Publication details for Mr. Alavya DhunganaMitchell, Emily G., Bobkov, Nikolai, Bykova, Natalia, Dhungana, Alavya, Kolesnikov, Anton V., Hogarth, Ian R. P., Liu, Alexander G., Mustill, Tom M. R., Sozonov, Nikita, Rogov, Vladimir I., Xiao, Shuhai & Grazhdankin, Dmitriy V. (2020). The influence of environmental setting on the community ecology of Ediacaran organisms. Interface Focus 10(4): 20190109.
- Publication type: Journal Article
- ISSN/ISBN: 2042-8898 (print), 2042-8901 (electronic)
- DOI: 10.1098/rsfs.2019.0109
- Further publication details on publisher web site
Author(s) from Durham
The broad-scale environment plays a substantial role in shaping modern
marine ecosystems, but the degree to which palaeocommunities were influenced by their environment is unclear. To investigate how broad-scale
environment influenced the community ecology of early animal ecosystems,
we employed spatial point process analyses (SPPA) to examine the community
structure of seven late Ediacaran (558–550 Ma) bedding-plane assemblages
drawn from a range of environmental settings and global localities.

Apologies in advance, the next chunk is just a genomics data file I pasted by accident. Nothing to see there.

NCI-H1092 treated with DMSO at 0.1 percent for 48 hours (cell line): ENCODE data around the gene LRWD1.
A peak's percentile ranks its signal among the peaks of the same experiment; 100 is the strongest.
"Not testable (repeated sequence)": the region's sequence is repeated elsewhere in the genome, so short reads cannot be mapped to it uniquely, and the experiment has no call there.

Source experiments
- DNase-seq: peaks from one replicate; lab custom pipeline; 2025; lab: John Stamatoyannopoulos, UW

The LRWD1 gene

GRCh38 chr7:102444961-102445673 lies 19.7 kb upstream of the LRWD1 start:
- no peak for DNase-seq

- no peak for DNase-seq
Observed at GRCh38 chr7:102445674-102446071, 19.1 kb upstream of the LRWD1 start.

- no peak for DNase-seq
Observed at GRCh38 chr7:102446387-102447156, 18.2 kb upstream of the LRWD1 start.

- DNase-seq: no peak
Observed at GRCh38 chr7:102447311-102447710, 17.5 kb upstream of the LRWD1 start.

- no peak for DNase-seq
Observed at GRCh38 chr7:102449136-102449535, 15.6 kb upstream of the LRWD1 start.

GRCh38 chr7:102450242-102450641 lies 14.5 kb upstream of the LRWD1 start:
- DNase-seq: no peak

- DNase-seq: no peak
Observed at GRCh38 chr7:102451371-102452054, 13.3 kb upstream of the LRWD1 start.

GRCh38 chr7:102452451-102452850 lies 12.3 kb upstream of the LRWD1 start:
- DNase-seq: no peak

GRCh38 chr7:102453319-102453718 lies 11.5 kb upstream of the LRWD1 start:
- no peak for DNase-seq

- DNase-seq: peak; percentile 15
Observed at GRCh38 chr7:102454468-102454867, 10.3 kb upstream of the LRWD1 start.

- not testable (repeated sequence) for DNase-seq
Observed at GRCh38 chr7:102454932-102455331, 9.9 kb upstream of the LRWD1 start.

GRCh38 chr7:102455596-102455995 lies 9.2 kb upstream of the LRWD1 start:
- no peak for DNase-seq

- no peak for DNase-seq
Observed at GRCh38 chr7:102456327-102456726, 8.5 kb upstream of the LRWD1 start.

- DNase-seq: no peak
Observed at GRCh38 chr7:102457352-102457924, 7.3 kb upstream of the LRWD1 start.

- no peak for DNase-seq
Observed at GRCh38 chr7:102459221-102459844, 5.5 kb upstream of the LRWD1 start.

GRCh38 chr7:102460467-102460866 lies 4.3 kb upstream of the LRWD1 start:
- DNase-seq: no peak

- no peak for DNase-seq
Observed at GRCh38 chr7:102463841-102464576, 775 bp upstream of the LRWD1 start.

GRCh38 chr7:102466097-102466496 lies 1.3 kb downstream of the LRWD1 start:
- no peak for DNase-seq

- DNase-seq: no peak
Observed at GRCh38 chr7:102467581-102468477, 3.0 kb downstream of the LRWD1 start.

The studied palaeocommunities exhibit marked differences in the response
of their component taxa to sub-metre-scale habitat heterogeneities on the
seafloor. Shallow-marine (nearshore) palaeocommunities were heavily influenced by local habitat heterogeneities, in contrast to their deeper-water
counterparts. The local patchiness within shallow-water communities may
have been further accentuated by the presence of grazers and detritivores,
whose behaviours potentially initiated a propagation of increasing habitat heterogeneity of benthic communities from shallow to deep-marine depositional
environments. Higher species richness in shallow-water Ediacaran assemblages compared to deep-water counterparts across the studied time-interval
could have been driven by this environmental patchiness, because habitat
heterogeneities increase species richness in modern marine environments.
Our results provide quantitative support for the ‘Savannah’ hypothesis for
early animal diversification—whereby Ediacaran diversification was driven
by patchiness in the local benthic environment.